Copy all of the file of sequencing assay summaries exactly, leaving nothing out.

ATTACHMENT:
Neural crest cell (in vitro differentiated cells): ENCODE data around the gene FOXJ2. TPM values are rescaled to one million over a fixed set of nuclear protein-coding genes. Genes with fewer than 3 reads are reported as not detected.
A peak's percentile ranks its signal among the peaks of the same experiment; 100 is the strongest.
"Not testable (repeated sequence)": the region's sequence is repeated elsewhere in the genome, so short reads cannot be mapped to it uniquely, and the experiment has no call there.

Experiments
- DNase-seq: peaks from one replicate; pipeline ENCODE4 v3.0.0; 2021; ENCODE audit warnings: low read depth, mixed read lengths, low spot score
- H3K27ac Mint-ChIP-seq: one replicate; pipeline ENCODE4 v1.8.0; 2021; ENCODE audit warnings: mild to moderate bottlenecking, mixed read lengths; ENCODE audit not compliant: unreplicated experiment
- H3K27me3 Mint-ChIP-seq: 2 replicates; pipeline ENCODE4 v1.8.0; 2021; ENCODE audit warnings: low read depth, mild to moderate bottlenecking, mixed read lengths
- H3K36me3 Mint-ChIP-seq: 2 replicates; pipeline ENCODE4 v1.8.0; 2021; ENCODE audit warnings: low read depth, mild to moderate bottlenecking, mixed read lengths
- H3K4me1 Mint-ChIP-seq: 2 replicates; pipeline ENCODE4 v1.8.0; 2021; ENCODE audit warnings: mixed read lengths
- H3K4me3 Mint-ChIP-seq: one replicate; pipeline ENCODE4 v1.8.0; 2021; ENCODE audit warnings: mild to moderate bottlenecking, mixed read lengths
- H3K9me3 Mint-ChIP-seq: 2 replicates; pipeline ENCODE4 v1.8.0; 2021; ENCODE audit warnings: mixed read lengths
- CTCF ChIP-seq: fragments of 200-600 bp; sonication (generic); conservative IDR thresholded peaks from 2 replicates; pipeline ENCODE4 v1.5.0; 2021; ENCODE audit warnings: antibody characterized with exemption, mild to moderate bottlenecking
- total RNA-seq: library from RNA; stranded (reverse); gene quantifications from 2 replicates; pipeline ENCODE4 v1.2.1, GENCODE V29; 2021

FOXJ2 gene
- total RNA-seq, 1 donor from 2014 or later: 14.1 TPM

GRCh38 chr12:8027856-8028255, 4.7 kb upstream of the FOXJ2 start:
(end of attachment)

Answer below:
Neural crest cell (in vitro differentiated cells): ENCODE data around the gene FOXJ2. TPM values are rescaled to one million over a fixed set of nuclear protein-coding genes. Genes with fewer than 3 reads are reported as not detected.
A peak's percentile ranks its signal among the peaks of the same experiment; 100 is the strongest.
"Not testable (repeated sequence)": the region's sequence is repeated elsewhere in the genome, so short reads cannot be mapped to it uniquely, and the experiment has no call there.

Experiments
- DNase-seq: peaks from one replicate; pipeline ENCODE4 v3.0.0; 2021; ENCODE audit warnings: low read depth, mixed read lengths, low spot score
- H3K27ac Mint-ChIP-seq: one replicate; pipeline ENCODE4 v1.8.0; 2021; ENCODE audit warnings: mild to moderate bottlenecking, mixed read lengths; ENCODE audit not compliant: unreplicated experiment
- H3K27me3 Mint-ChIP-seq: 2 replicates; pipeline ENCODE4 v1.8.0; 2021; ENCODE audit warnings: low read depth, mild to moderate bottlenecking, mixed read lengths
- H3K36me3 Mint-ChIP-seq: 2 replicates; pipeline ENCODE4 v1.8.0; 2021; ENCODE audit warnings: low read depth, mild to moderate bottlenecking, mixed read lengths
- H3K4me1 Mint-ChIP-seq: 2 replicates; pipeline ENCODE4 v1.8.0; 2021; ENCODE audit warnings: mixed read lengths
- H3K4me3 Mint-ChIP-seq: one replicate; pipeline ENCODE4 v1.8.0; 2021; ENCODE audit warnings: mild to moderate bottlenecking, mixed read lengths
- H3K9me3 Mint-ChIP-seq: 2 replicates; pipeline ENCODE4 v1.8.0; 2021; ENCODE audit warnings: mixed read lengths
- CTCF ChIP-seq: fragments of 200-600 bp; sonication (generic); conservative IDR thresholded peaks from 2 replicates; pipeline ENCODE4 v1.5.0; 2021; ENCODE audit warnings: antibody characterized with exemption, mild to moderate bottlenecking
- total RNA-seq: library from RNA; stranded (reverse); gene quantifications from 2 replicates; pipeline ENCODE4 v1.2.1, GENCODE V29; 2021

FOXJ2 gene
- total RNA-seq, 1 donor from 2014 or later: 14.1 TPM

GRCh38 chr12:8027856-8028255, 4.7 kb upstream of the FOXJ2 start: